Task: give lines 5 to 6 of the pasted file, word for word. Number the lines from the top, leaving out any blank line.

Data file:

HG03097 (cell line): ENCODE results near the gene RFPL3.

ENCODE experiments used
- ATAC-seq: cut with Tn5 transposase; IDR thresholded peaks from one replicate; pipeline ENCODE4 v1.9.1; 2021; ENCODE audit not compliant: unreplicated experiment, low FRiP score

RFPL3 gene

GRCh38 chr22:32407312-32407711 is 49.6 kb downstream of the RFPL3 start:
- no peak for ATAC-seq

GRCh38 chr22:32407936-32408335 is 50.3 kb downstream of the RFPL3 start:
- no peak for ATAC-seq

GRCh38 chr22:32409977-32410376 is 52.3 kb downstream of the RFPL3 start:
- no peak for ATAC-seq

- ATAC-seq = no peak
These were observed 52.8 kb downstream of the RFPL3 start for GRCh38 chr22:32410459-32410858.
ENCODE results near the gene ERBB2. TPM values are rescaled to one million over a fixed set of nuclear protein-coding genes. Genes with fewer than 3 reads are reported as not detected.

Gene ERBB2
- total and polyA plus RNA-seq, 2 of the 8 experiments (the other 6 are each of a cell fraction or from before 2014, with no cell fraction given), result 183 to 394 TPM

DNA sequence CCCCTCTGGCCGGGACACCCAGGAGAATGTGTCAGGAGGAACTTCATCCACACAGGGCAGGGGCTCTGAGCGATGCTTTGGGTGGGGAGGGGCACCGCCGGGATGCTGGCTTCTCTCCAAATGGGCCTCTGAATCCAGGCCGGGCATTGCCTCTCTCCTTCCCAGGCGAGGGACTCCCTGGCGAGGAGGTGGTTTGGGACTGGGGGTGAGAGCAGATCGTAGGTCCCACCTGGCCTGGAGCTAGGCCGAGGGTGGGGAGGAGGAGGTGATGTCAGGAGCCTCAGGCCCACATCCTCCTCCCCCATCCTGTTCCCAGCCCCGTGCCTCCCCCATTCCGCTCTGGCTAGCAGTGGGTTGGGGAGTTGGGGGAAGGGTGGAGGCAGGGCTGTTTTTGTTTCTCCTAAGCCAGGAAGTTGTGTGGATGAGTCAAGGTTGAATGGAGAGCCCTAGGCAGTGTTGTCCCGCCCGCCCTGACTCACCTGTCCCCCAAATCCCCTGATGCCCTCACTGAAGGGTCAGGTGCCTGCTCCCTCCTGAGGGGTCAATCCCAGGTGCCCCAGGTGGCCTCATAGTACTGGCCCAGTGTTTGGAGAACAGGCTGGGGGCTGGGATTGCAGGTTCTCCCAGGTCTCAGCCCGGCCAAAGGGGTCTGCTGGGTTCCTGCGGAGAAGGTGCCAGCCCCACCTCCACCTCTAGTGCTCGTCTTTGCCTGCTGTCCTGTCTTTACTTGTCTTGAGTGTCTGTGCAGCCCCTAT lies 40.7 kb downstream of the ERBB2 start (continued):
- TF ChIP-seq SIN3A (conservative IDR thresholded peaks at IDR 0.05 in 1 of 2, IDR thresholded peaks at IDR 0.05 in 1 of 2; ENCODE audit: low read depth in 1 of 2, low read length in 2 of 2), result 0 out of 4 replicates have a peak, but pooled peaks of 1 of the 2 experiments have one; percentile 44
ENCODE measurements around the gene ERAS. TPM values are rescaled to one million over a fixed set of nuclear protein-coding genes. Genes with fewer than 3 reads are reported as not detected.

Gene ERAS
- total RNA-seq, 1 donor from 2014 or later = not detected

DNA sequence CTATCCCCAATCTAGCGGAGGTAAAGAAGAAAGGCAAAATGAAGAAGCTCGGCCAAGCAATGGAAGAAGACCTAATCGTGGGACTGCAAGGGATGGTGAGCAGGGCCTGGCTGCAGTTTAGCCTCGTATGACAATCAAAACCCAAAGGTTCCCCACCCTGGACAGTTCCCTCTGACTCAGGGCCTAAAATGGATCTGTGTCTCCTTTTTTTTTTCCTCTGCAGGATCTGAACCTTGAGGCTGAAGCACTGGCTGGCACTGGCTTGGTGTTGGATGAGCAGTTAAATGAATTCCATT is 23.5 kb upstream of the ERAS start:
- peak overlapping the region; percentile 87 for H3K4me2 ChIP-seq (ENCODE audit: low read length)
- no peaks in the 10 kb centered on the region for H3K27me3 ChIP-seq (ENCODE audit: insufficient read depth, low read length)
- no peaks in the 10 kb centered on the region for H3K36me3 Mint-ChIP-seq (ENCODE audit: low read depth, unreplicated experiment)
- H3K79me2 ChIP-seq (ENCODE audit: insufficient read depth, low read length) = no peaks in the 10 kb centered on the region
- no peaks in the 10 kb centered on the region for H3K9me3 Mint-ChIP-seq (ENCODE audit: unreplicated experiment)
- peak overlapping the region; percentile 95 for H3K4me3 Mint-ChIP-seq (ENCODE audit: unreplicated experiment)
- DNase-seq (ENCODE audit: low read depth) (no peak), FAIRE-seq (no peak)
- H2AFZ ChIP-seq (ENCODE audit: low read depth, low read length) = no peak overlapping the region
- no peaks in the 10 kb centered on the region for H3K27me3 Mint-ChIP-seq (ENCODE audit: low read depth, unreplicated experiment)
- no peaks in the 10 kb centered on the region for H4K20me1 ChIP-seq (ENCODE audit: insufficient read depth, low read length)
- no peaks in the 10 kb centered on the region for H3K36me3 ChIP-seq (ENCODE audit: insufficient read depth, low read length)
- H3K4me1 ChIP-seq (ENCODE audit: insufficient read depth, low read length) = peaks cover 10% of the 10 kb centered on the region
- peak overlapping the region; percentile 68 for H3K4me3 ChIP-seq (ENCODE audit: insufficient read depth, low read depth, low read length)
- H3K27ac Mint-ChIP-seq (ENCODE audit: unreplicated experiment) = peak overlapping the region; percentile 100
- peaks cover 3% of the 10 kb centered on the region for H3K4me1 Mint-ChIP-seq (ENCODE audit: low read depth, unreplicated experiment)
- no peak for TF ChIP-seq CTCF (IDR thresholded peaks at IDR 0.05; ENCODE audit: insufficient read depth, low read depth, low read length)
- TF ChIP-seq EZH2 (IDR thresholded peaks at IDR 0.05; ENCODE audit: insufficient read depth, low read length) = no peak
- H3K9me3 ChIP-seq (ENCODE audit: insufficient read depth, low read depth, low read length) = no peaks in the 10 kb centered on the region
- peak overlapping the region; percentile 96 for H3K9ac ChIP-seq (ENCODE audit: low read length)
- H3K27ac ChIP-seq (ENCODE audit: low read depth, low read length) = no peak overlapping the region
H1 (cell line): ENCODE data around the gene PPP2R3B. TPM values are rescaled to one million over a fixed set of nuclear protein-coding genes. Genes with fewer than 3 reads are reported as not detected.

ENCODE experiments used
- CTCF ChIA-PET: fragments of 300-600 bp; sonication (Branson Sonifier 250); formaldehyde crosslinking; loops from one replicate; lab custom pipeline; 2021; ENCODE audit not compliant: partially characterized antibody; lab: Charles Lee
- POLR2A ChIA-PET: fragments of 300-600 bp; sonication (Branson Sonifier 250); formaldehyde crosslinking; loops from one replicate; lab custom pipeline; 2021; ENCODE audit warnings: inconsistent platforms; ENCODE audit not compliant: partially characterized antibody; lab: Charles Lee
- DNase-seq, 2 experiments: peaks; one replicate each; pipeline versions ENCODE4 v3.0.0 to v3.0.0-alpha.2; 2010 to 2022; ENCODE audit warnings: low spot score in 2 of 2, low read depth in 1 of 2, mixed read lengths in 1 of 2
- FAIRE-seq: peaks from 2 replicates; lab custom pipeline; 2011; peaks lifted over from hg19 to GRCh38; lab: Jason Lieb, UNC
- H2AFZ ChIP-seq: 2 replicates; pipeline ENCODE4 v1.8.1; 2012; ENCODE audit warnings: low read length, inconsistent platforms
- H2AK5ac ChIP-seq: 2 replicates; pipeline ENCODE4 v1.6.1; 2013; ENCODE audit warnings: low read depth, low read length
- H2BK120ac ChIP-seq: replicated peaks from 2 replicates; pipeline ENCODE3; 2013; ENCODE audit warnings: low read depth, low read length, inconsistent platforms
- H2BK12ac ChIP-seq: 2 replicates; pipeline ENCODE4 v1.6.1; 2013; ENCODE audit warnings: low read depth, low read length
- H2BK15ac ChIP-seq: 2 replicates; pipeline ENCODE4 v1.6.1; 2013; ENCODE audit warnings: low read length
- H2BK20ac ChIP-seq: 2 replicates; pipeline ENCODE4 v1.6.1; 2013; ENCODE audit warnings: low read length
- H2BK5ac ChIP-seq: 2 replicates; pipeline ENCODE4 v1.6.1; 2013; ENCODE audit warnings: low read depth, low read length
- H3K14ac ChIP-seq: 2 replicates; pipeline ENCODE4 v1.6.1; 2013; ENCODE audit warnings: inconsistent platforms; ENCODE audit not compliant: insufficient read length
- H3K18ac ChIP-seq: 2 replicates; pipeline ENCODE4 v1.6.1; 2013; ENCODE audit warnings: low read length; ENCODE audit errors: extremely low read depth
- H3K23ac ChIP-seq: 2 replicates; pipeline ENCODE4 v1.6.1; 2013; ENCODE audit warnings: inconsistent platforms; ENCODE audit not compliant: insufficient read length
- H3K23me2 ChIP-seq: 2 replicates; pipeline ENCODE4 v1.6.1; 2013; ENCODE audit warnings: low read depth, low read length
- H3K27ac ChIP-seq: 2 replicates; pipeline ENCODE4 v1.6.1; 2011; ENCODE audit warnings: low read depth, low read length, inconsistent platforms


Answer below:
GRCh38 chr22:32407312-32407711 is 49.6 kb downstream of the RFPL3 start:
- no peak for ATAC-seq